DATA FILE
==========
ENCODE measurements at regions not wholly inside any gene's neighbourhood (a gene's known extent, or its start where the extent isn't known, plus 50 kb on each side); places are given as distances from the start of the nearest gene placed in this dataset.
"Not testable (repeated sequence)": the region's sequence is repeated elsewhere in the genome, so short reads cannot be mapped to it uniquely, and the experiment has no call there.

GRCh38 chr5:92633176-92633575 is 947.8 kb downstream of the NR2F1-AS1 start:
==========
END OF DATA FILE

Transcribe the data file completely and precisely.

ENCODE measurements at regions not wholly inside any gene's neighbourhood (a gene's known extent, or its start where the extent isn't known, plus 50 kb on each side); places are given as distances from the start of the nearest gene placed in this dataset.
"Not testable (repeated sequence)": the region's sequence is repeated elsewhere in the genome, so short reads cannot be mapped to it uniquely, and the experiment has no call there.

GRCh38 chr5:92633176-92633575 is 947.8 kb downstream of the NR2F1-AS1 start: